You’ve had a lot of guests on the Toy Show over the years; who was your favourite surprise celebrity guest?
ere are guests like David Walliams, who I liked because he writes books; Ed Sheeran, because he was so nice to Amy when they were playing together. But my favourite was the man from the army who burst out of the box to his son and his daughter. You think you see your Mum and Dad and they annoy you and give out to you, but imagine if your Dad was away a lot, in the army, and you didn’t see him and then suddenly he emerged from a big box on the Toy Show! It was beautiful and brought it all back to what is important.
Probably my toughest and most controversial question: what will you be dressing up as on the Toy Show this year?
All I will say to you is that there are big secrets in life and this is one of them. It’s like e Da Vinci Code with tinsel. We will never know what lies beyond the wall of Toy Show 2018. Obviously, I know what it is but all I can tell you, Joey, is that [adopting Trump voice] ‘It’s gonna be yuge.’
Will it be something to do with your book?
You think I’m going to dress up as a multicoloured sheep? Not baaaad! Yep, the book is full of that kind of stu .
Apart from your own book, what book would you like Santa to bring to me and the children of Ireland this year?
Any book that adds to a young person’s curiosity would be a win. If I said something like an encyclopaedia or an atlas, you might think that sounds boring; but if you think of being bored between Christmas and New Year because you aren’t allowed to have the Playstation any more, and you can happily ick through an atlas or a book of curiosity, you’ll ll your brain with interesting facts.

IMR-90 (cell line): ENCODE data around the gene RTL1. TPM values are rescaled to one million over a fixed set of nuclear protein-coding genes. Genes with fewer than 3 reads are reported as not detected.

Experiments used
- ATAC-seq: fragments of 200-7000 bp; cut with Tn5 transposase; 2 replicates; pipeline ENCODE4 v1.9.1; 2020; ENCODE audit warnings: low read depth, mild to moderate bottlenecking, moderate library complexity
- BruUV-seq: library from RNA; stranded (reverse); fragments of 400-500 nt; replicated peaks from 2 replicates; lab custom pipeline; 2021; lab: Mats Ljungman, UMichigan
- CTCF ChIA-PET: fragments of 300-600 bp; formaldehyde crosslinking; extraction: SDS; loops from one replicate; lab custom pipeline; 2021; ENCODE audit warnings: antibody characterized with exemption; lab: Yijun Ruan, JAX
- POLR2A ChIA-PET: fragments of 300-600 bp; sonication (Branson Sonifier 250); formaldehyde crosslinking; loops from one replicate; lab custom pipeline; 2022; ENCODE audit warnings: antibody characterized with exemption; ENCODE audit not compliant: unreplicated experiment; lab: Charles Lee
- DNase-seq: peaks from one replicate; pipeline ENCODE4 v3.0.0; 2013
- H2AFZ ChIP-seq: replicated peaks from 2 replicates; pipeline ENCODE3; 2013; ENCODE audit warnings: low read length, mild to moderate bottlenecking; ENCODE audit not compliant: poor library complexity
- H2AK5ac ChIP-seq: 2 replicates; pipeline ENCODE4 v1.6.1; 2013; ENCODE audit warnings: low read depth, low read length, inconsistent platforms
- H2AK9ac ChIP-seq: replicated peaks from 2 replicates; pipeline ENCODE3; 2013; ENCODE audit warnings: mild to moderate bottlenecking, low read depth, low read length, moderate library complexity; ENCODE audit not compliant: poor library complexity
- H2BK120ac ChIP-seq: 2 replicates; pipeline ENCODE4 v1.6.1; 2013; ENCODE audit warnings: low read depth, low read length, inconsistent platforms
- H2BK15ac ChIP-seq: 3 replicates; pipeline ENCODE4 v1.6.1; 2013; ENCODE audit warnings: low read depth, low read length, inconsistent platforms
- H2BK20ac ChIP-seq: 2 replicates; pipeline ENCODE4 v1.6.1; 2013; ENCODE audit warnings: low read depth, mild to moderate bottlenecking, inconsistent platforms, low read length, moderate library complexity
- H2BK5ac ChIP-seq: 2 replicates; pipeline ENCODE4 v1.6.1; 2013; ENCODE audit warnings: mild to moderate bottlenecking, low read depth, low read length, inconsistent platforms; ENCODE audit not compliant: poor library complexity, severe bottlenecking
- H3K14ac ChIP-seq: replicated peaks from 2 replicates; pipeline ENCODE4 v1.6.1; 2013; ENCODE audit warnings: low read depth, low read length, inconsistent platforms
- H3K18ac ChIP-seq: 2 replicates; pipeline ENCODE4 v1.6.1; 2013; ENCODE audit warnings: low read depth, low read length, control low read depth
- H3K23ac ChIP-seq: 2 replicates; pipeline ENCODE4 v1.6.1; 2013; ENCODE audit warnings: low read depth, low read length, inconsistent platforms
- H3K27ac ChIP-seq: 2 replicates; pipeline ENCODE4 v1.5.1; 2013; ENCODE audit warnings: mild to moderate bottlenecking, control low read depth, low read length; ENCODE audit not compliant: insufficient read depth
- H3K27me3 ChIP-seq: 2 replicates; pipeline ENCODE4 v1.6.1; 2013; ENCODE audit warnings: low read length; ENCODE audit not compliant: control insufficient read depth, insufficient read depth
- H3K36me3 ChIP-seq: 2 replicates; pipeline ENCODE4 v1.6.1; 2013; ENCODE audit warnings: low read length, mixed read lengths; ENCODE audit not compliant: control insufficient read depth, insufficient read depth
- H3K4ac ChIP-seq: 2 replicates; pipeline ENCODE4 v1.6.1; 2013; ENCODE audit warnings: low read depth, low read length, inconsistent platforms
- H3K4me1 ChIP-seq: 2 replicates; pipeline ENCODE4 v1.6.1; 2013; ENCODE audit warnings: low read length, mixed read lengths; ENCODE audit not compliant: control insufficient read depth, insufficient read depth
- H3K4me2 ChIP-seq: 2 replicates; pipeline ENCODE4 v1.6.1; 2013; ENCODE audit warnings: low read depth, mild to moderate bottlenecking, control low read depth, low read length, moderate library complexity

Another controversial question: do you like Brussels sprouts?
e truth is, I quite like a few of them. I have them once a year and that’s on Christmas Day. ey’re like fun-size cabbages… that haven’t been cooked properly… and have just completed a marathon… in Abu Dhabi. For some weird reason, they’re part of the Christmas story.
I’ve heard you like history. If you could pick three historical gures to share your Christmas table, who would they be?
What a great question! I get asked a lot of questions from a lot of journalists and I think that’s probably my favourite one. ree gures from history? One: Julius Caesar. He did so many interesting things and lived in such interesting times. Two: my old hero, John F. Kennedy. It’s very obvious, but I’d be curious to see if he’s really boring or really interesting in real life. ree: Frank Sinatra. A er a long dinner talking about conquering France with Caesar and bringing the world to the brink of disaster but also delivering some of the greatest speeches of all time with JFK; I’d want a few beers with Sinatra and then I’d knock a few tunes out of him. I’m excited about that party!
Final question: do you have a favourite Christmas cracker joke?
I think the words ‘Christmas cracker’ and ‘joke’ shouldn’t go together. ey are Christmas cracker statements that some people nd funny. Do you have a good one for me?
I’m not sure if it’s a joke or a statement, but what do snowmen have for breakfast?
I don’t know, tell me.
Ryan: Of course they do. I’m going to take that!
Joey and Ryan prepare to go head to head!
Ryan with the Walsh family: Suzanne, Brian, Cillian & Joey
Ryan and the spirits of Toy Shows past